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Astronaut Candidates 2004: | Home
Behind the ScenesAstronaut Candidate Class of 2004 Behind the ScenesTrainingSonny Carter Training Facility
Jose Hernandez
IMAGE: Astronaut Candidate Jose Hernandez
2004 Astronaut Candidate Jose Hernandez is an electrical engineer at NASA's Johnson Space Center in Houston.
Astronaut Candidate Interview:
Jose Hernandez

Q: Jose Hernandez, mission specialist candidate. Congratulations. Tell me what it was like for you to get the news that you'd been picked to start training as an astronaut.

A: Well, I would imagine it was much like winning the lottery, that feeling one would get if they won the lottery. And let me tell you why. About 3,000 applications are submitted for these positions. Ninety-nine of us got interviewed. And if the rest of the 79 are anything like these 19 I interviewed with, I think they all deserve to be selected. And so, I felt very lucky to have been among the 11 chosen.

It's quite often that the story of how someone became an astronaut tells a lot about the dedication and the hard work that went into that. Your story begins in California back in the 1960s as a member of a family of migrant farm workers from Mexico. Tell me where you find the inspiration that led you here. And tell me what some of the stops were along the way.

I think the inspiration was my parents. Even though they only had a third-grade elementary school education, they instilled this expectation that we would go to college and we would graduate. I think the teachers took me to the next level in the sense that saying, "Hey, it's not just enough to graduate high school and get your college education. You can reach for the stars as well." And it wasn't until I was in high school and working in the summer on the farms that I heard that Franklin Chang-Diaz got selected. He sort of became my inspiration and laid the roadwork for me to embark upon my journey of trying to get selected.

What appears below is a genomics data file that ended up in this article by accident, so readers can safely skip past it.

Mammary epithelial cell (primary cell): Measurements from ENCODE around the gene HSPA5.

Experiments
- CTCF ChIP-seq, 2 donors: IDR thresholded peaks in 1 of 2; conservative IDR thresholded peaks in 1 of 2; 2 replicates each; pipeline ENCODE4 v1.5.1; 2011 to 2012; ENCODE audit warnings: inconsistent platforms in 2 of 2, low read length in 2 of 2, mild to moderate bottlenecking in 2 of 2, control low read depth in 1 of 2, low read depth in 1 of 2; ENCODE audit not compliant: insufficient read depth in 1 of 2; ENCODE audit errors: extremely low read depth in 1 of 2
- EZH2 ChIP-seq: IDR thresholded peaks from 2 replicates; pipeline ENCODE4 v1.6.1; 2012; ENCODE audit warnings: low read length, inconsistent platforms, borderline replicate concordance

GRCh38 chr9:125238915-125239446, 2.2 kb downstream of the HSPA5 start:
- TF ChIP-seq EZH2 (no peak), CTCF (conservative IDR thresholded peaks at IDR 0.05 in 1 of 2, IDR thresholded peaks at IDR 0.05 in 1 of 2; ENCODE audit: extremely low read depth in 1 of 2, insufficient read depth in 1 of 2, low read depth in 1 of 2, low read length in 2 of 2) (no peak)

You know NASA has a real important role in supporting and promoting education too. What do you want to tell young people about the important role that education plays in the challenging work that is space flight, as well the challenge of becoming an astronaut?

First of all, I would say that education is very important in the sense that you ought to set your goals. And of course, to achieve those goals, especially if you want to go into engineering or science or any other career, you need to continue your education and do very well in school early on. As you move forward and achieve your goals, you're going to see that they get easier the more education you get in terms of achieving those goals.

Jose, you and your astronaut classmates should be on the missions that are going to bring the vision for space exploration alive. You're going to go to the moon. And you are going to go to Mars. What's your philosophy about the future of humankind moving out into the cosmos and the role that you get to play in that?

I think it's in our nature to be explorers. I think that it's only a natural step in a sense that we've already established the International Space Station. And the next natural step is to start journeying beyond the Space Station. We'll use the moon as an outpost and go to Mars and hopefully beyond. So, we're very excited.

Curator: Kim Dismukes | Responsible NASA Official: John Ira Petty | Updated: 07/15/2005
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